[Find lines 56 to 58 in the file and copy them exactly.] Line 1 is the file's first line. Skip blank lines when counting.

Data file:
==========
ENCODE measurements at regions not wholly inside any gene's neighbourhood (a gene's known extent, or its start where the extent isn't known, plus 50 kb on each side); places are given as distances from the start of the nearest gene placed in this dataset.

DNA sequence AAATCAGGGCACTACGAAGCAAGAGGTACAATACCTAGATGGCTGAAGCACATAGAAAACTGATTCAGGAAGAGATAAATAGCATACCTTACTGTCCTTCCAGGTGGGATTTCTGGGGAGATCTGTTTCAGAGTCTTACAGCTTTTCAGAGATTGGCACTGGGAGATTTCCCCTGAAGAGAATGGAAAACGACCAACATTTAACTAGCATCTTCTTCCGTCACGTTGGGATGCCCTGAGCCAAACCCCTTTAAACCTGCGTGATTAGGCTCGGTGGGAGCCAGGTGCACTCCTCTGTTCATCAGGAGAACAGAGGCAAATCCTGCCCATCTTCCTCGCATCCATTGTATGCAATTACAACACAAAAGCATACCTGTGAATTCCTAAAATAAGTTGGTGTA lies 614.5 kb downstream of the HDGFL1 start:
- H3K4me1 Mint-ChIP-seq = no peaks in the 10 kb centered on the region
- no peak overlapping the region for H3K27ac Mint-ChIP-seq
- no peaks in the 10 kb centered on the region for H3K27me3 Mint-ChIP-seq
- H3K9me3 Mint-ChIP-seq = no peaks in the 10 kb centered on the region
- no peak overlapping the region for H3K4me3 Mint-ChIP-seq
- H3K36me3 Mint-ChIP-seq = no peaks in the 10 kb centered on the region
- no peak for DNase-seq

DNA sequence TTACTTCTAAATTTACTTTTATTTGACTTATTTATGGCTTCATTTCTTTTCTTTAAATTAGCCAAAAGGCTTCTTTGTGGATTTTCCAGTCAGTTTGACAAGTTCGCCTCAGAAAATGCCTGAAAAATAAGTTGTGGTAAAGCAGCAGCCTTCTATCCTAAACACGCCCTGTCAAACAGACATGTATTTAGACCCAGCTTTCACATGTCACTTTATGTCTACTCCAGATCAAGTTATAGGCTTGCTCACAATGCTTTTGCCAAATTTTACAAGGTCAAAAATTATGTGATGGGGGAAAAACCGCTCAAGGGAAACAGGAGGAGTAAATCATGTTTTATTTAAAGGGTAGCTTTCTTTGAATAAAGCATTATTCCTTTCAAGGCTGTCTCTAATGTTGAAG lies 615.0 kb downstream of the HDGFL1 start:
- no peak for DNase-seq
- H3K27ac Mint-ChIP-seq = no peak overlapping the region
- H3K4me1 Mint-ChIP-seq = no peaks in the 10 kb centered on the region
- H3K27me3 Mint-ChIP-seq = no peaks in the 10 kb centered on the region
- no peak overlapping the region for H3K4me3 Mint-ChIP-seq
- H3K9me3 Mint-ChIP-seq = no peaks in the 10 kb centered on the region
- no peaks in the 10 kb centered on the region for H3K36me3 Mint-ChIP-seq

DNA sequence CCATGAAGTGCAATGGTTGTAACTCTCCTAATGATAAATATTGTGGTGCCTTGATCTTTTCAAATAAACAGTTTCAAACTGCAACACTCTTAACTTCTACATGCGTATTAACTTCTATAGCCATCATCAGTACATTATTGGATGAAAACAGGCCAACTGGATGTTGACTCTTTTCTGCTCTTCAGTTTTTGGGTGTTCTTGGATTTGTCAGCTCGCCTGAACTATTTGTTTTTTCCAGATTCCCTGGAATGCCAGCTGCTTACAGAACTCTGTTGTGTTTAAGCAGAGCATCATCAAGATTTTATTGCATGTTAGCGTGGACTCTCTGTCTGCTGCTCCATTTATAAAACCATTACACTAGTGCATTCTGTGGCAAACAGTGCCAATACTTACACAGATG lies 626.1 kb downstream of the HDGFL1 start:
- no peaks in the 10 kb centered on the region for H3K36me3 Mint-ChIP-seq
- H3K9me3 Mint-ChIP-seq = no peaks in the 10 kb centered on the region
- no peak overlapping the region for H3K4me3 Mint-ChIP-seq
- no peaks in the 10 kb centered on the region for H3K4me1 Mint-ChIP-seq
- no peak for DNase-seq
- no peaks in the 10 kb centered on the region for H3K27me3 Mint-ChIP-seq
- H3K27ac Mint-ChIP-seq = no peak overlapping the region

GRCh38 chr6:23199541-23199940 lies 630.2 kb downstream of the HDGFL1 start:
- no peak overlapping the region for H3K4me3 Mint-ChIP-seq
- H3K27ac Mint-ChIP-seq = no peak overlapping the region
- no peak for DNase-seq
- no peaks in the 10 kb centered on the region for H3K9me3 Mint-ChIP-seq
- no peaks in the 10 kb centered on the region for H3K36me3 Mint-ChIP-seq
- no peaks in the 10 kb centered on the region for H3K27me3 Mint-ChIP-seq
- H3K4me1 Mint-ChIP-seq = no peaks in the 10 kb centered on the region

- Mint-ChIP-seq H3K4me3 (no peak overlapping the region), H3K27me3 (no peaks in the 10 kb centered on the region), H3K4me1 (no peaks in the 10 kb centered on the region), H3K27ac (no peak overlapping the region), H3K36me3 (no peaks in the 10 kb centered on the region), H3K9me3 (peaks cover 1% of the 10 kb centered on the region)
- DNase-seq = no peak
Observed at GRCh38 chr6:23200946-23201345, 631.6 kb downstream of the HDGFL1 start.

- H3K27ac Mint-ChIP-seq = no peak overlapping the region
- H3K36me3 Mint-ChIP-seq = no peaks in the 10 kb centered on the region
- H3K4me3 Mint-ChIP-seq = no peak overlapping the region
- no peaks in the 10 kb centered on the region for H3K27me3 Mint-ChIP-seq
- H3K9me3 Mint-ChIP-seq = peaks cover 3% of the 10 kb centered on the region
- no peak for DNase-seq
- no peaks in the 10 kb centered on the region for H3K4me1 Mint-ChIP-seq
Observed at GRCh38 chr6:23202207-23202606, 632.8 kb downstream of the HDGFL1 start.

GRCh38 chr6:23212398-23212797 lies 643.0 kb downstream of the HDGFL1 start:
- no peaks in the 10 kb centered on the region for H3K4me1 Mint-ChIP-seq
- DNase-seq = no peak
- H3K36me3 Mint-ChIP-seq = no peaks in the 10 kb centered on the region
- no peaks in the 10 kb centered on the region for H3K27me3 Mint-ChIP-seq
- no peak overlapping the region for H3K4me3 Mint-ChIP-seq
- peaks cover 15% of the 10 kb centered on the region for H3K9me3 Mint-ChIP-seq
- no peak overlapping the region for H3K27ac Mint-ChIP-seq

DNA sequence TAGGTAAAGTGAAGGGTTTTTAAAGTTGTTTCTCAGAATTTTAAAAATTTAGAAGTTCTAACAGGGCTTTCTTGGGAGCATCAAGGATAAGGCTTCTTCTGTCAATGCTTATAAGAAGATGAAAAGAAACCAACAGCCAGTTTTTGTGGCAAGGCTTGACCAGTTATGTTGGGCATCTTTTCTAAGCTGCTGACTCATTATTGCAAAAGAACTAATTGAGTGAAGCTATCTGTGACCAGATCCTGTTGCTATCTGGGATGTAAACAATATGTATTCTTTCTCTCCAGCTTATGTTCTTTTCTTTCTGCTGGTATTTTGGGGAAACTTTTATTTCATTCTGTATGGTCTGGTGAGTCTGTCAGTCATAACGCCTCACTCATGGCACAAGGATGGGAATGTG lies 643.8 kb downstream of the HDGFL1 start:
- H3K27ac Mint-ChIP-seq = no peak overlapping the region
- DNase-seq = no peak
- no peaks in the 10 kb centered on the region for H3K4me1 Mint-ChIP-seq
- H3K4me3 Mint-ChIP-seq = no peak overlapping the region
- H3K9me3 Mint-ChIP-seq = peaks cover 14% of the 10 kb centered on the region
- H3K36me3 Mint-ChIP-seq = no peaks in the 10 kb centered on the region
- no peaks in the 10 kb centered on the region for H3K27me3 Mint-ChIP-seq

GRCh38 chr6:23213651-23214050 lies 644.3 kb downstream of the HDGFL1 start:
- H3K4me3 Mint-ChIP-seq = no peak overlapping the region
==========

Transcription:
- no peaks in the 10 kb centered on the region for H3K4me1 Mint-ChIP-seq
- H3K4me3 Mint-ChIP-seq = no peak overlapping the region
- H3K9me3 Mint-ChIP-seq = peaks cover 14% of the 10 kb centered on the region